The high price of electric cars is the biggest turn-off that deters motorists away from buying electric cars, according to new research.
A high price tag was the biggest disincentive for majority of over a third (37 per cent*) motorists when it came to considering buying an electric car, a recent survey run by TheGreenCarWebsite.co.uk reveals.
In second place with 29 per cent was the limited range that electric cars offer compared to conventional, combustion cars. A lack of charging facilities (20%), concerns about the car’s battery lifespan (11%) and a lack of model choice (3%) also concerned motorists but to a much lesser extent.
Even with a government grant of up to £5,000 towards the cost of electric car or £8,000 towards the cost of an electric van, price remains the key issue for consumers. An electric car can cost as much as £10,000 more than an equivalent combustion model and this is sure to make buyers wary of stumping up the additional cost. Even though EVs can cost as little as a couple of pence a mile to recharge.
With lower price electric models on the way, it is hoped that in the near future, more motorists will feel that an electric car is within their reach and a practical solution.
Models such as Renault’s Zoe, expected to cost from £13,650 after the Plug-in Car Grant when it launches early next year, will help bring electric cars into the reach of a greater audience of car buyers.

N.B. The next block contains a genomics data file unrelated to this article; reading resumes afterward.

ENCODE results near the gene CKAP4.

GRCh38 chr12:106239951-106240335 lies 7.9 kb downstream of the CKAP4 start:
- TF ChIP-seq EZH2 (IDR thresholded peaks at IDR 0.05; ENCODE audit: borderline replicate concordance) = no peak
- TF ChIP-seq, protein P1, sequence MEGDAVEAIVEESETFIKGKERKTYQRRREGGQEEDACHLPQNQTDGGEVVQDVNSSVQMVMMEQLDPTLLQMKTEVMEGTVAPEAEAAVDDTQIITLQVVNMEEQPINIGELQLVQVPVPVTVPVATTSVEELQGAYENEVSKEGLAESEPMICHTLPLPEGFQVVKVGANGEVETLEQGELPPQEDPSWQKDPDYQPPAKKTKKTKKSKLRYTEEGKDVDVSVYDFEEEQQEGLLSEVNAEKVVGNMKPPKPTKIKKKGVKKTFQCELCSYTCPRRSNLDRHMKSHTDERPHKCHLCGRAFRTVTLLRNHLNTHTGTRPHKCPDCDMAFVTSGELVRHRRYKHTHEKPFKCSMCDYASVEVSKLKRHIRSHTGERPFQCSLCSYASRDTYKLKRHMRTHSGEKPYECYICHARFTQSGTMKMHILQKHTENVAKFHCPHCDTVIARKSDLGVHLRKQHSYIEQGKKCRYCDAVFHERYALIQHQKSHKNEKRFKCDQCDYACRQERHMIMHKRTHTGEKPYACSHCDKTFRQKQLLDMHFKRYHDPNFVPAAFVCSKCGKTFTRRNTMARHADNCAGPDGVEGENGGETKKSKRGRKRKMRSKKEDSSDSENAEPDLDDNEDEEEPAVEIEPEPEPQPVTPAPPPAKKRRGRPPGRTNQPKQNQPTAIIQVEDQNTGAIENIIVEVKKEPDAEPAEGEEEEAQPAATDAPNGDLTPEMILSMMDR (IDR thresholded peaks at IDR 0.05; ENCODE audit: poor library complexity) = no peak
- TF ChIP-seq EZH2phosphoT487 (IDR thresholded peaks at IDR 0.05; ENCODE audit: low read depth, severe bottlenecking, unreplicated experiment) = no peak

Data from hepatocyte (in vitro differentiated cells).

“Electric cars are often criticised for their high price and limited range, but the market is still very much in its infancy. It is understandable that many people will say that electric cars are too costly. The same was true of the combustion car once upon a time, when that market was developing” explains the website’s editor, Faye Sunderland.
“But there is a future for the electric car, where the prices come much more in line with traditional rivals. When we start to overcome the price hurdle, we expect that many people will find that electric cars are suitable for their needs. Adjusting to an EV’s range and recharging needs seems to be much less problematic, as our research suggests,” she adds.